A Complete Checklist for Your Next Family Camping Trip

Nature calls! But before you head out, make sure you've got everything you need to enjoy your next camping trip.

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Family Campingvia Getty Images

The sun is out and it’s a great time for a road trip. Planning some time for sleeping under the stars can make your getaway even more fun. Camping with the family or a group of friends helps everyone unwind and relax with a dose of adventure.

It’s great to listen to the wind blow through the trees, but that’s not the time to discover you set out without essential gear.  Read on to learn what you’ll need at the campground to enjoy your time in nature.

Before You Go

There are a few things to do before you load up the car. To start, choose your campsite. You may need reservations at some locations, especially if it’s in or around a popular national park. If your first choice is not available, this will give you plenty of time to find a backup campsite.

Check the weather forecast where you’ll be camping. Yes, you should be prepared for anything. But a basic sense of the high and low temperatures, precipitation trends, etc. will make planning the trip that much easier.

What do you plan to do and how long are you going to be on your camping trip? If you want to hike or visit hot springs, look for camping spots near those activities. Those decisions will also shape the clothing and gear you pack, as well as how much and what kind of food to bring. Don’t forget to check out these best rooftop cargo carriers to avoid cramming the car. Utilize the additional space available outside, instead.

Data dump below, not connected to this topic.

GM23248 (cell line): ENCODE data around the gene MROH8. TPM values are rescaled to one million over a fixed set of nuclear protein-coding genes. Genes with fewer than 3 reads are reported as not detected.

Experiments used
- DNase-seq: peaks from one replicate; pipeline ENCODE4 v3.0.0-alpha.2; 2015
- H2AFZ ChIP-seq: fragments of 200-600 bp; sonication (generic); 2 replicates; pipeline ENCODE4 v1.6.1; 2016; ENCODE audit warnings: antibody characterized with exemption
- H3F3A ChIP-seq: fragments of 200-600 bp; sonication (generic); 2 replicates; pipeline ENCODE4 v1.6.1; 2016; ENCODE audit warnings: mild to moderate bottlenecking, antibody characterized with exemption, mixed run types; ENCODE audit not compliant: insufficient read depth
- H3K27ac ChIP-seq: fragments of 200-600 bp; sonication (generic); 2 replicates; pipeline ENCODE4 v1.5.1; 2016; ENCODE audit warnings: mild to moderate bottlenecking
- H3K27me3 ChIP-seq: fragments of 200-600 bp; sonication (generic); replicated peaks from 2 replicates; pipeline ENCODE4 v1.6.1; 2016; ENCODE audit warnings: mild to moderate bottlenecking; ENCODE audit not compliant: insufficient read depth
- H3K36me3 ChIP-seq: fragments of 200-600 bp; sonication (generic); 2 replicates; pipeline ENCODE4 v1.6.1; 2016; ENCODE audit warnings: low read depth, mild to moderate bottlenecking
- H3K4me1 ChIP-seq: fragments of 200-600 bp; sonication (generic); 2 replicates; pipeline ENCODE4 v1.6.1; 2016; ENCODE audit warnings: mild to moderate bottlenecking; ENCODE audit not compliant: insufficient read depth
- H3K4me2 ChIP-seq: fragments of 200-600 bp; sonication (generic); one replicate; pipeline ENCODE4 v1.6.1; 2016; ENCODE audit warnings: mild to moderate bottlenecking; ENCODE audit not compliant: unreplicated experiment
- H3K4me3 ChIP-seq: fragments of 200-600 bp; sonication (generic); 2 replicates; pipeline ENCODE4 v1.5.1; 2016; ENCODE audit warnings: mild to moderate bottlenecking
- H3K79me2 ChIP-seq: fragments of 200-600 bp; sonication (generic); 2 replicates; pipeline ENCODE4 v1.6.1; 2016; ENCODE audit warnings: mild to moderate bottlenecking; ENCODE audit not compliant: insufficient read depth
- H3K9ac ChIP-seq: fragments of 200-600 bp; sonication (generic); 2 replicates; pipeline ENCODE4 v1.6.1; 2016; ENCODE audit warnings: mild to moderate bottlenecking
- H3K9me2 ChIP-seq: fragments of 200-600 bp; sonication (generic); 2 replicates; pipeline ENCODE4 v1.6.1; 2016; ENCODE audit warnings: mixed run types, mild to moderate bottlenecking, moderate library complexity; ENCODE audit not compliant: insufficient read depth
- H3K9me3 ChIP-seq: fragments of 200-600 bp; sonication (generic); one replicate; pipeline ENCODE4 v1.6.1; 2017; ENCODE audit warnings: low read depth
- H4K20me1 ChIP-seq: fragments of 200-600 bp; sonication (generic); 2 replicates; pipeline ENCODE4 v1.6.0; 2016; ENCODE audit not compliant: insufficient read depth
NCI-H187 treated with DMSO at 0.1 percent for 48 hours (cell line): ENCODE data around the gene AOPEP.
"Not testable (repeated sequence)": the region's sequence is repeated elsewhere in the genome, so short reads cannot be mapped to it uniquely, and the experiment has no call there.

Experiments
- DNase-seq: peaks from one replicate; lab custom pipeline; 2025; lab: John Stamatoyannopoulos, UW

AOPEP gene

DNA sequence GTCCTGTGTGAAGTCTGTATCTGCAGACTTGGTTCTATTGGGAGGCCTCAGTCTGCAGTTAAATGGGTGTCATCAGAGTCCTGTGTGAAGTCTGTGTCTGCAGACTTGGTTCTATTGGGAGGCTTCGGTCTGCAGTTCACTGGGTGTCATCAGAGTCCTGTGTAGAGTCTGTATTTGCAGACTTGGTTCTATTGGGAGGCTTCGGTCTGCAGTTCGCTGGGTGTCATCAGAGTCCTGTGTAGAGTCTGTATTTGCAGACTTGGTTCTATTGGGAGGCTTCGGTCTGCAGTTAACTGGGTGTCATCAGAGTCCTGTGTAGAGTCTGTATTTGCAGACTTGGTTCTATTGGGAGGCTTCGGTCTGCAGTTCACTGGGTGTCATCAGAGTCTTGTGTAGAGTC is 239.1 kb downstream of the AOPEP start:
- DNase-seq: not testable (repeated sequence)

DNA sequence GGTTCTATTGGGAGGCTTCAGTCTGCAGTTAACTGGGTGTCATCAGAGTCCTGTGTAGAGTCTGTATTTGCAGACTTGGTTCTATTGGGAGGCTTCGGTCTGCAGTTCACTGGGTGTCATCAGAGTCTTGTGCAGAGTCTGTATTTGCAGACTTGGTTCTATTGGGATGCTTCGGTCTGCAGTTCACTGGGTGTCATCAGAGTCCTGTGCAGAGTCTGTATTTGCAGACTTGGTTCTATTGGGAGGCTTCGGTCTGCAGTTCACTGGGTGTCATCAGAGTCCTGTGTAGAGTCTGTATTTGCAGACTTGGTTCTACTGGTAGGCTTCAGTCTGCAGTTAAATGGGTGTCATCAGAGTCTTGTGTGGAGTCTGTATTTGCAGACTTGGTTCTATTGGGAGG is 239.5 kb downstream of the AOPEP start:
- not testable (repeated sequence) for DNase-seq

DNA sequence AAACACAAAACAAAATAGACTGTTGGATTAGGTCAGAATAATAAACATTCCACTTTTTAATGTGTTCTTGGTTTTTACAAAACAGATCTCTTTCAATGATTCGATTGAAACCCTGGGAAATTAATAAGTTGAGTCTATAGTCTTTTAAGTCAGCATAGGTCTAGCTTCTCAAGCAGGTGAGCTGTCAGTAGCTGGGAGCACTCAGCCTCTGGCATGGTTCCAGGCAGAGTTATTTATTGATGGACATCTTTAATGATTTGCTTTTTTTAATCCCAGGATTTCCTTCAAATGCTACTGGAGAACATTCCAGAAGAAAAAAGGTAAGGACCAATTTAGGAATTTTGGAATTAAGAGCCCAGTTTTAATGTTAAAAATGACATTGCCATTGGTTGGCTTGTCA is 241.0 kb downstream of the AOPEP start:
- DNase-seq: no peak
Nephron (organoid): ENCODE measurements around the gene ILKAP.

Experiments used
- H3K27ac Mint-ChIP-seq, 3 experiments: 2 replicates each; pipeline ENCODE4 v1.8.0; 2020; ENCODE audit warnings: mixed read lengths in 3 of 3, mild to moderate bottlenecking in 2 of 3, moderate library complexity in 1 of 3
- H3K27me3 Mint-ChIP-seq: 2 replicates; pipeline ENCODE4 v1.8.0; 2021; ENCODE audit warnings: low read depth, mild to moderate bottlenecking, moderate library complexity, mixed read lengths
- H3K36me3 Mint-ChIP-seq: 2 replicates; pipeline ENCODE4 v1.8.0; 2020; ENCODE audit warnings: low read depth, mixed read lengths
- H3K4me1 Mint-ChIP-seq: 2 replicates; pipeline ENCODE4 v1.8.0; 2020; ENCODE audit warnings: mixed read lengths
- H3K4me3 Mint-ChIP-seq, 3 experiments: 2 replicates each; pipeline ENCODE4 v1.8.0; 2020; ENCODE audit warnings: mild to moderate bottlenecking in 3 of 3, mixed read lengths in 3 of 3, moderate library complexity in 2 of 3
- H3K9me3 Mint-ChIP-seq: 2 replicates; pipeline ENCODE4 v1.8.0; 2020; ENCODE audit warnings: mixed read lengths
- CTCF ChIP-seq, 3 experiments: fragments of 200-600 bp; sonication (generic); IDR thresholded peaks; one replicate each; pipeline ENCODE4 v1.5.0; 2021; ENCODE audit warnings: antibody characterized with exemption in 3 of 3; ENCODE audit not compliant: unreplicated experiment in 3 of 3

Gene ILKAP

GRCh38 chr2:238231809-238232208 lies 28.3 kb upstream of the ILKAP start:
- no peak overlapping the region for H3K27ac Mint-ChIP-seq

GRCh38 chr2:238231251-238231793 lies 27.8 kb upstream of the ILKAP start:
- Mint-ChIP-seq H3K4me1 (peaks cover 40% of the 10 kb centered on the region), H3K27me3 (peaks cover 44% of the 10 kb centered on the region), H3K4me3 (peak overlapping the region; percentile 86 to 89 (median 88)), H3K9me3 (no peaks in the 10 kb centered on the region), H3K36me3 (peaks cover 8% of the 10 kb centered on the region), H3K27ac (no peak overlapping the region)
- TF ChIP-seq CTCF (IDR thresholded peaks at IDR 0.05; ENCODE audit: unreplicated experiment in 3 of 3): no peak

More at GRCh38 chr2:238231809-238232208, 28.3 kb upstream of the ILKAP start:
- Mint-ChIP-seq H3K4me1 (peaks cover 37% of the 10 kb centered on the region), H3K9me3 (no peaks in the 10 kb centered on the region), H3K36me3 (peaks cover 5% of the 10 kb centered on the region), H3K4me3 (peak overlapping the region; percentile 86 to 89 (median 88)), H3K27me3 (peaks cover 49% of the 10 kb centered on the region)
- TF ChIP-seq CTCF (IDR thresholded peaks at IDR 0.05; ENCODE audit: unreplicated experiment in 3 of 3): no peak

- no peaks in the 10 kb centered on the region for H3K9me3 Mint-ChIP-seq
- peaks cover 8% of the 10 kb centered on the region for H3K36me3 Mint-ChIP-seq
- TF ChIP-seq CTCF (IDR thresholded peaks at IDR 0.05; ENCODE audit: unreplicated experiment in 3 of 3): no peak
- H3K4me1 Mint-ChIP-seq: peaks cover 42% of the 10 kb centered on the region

Finally, be sure to let someone know exactly where you’ll be going. Cell phone service may not always be available, so if there’s an emergency a trusted friend or family member will know how to find you.

What to Wear Camping

There’s a fine line between overpacking and being prepared for everything (speaking of packing, you’ll want to check out our North Face Base Camp review — it’s a game changer!). You’ll want durable clothing that’s appropriate for the weather, like a comfortable pair of hiking pants and shorts, along with t-shirts (long and short sleeve) made of synthetic material. Avoid cotton clothing because it gets cold when it’s wet.

You’ll appreciate long underwear, a hat and a jacket, rain gear and warm socks on those chilly nights around the campsite. It’s good to take a second pair of shoes in case the pair you’re wearing get soggy or muddy. You might even consider a pair that slip on easily in case you need to step out of the tent at night.

Tent

Coleman Tent

A good tent not only keeps you dry, but gives your crew a fun and safe space to make the campsite feel like a home away from home.

There are few considerations that go into choosing a tent. Start with how many people are planning to sleep in it. Family tents are nice because they have plenty of space. The Coleman Skydome is an affordable option that comfortably sleeps four. If your brood is a little larger, consider something like the multi-room Coleman Rocky Mountain Five Plus or even the Nemo Wagontop Eight. Don’t forget a footprint to protect the bottom of the tent.

Sleeping Gear

Sleeping Bagsvia Shutterstock

Just like at home, being comfortable and warm is the key to getting a good night’s sleep outdoors. Three-season sleeping bags are the best choice for most people from April through October. Look for bags with a temperature rating between 15 and 30 F.

Bags stuffed with synthetic materials are usually cheaper than down filled bags and will keep you warm even when it’s damp out. Down bags are lighter weight and tend to last a little longer. Rectangular bags give you more room, especially if you toss and turn.